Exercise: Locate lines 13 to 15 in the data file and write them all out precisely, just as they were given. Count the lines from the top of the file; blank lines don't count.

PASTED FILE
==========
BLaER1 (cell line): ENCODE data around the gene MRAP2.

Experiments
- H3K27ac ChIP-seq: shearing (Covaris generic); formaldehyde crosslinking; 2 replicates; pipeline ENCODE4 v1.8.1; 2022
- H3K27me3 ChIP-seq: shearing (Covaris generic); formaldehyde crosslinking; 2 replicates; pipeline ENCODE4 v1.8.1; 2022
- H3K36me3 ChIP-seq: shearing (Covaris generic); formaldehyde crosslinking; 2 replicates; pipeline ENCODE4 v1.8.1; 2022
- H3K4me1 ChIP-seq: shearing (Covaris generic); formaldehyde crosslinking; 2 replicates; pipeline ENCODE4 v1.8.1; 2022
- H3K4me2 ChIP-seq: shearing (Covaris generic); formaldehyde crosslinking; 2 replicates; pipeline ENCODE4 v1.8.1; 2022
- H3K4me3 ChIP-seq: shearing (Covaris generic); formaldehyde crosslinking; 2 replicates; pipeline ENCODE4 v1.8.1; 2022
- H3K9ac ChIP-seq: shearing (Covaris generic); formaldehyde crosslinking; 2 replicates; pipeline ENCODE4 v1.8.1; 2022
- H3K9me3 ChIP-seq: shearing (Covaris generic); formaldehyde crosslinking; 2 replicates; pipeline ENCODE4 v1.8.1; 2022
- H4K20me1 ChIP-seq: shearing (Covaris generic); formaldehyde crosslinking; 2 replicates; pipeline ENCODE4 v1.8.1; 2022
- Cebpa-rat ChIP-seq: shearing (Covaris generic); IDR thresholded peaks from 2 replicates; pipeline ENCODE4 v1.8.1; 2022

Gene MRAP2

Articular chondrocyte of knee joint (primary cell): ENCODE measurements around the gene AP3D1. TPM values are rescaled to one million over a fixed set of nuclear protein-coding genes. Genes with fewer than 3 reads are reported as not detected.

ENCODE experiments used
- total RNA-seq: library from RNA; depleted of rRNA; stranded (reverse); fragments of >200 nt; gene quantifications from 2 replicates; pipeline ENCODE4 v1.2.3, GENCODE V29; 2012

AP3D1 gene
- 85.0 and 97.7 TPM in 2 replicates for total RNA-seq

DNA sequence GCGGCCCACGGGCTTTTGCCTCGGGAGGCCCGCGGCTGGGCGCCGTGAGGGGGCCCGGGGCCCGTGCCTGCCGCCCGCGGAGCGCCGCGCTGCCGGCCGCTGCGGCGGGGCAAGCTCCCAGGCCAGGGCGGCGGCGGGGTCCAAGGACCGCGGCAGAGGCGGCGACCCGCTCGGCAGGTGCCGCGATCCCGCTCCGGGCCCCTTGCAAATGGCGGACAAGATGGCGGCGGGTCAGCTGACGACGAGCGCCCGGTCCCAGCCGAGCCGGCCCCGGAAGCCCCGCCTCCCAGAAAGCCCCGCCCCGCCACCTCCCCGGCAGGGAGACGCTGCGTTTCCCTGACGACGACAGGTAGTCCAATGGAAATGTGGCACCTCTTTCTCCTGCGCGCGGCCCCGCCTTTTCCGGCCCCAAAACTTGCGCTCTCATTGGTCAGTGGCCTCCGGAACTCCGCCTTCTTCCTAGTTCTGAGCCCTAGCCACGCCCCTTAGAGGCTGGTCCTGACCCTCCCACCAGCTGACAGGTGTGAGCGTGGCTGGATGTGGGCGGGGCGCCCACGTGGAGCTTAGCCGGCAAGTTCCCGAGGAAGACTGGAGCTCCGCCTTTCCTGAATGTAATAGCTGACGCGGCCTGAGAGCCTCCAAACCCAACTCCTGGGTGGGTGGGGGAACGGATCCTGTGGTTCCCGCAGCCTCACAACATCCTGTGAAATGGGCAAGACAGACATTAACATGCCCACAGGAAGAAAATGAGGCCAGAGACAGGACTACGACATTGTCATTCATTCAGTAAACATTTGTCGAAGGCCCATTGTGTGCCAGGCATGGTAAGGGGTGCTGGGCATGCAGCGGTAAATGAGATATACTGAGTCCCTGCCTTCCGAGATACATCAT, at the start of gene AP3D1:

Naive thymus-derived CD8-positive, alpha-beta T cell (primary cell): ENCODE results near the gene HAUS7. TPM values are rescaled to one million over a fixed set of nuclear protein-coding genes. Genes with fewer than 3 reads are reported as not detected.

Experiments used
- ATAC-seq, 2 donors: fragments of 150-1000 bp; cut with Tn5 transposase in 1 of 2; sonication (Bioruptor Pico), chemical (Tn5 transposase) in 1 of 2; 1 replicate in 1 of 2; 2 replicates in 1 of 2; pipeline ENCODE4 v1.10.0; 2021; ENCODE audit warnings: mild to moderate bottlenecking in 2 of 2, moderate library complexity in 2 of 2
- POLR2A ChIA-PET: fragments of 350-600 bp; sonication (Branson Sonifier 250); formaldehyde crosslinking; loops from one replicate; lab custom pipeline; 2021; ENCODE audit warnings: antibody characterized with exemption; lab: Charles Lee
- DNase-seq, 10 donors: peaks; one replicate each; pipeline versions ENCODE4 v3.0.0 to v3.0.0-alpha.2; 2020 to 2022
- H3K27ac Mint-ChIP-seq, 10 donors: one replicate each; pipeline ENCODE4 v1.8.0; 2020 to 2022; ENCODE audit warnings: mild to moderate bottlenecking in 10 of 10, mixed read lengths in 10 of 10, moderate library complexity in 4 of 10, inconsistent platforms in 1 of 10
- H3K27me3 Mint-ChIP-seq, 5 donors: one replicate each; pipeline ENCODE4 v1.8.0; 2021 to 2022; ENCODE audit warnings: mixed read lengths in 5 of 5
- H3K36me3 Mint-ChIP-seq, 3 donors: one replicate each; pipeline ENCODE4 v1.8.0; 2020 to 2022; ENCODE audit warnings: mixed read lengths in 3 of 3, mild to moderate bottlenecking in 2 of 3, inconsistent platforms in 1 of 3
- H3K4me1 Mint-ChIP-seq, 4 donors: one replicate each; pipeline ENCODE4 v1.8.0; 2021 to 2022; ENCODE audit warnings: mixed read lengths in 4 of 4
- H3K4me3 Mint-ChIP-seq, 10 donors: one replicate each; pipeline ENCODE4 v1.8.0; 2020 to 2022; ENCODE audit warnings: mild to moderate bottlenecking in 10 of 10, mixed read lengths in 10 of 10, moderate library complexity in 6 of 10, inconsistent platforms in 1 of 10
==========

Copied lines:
Gene MRAP2

Articular chondrocyte of knee joint (primary cell): ENCODE measurements around the gene AP3D1. TPM values are rescaled to one million over a fixed set of nuclear protein-coding genes. Genes with fewer than 3 reads are reported as not detected.

ENCODE experiments used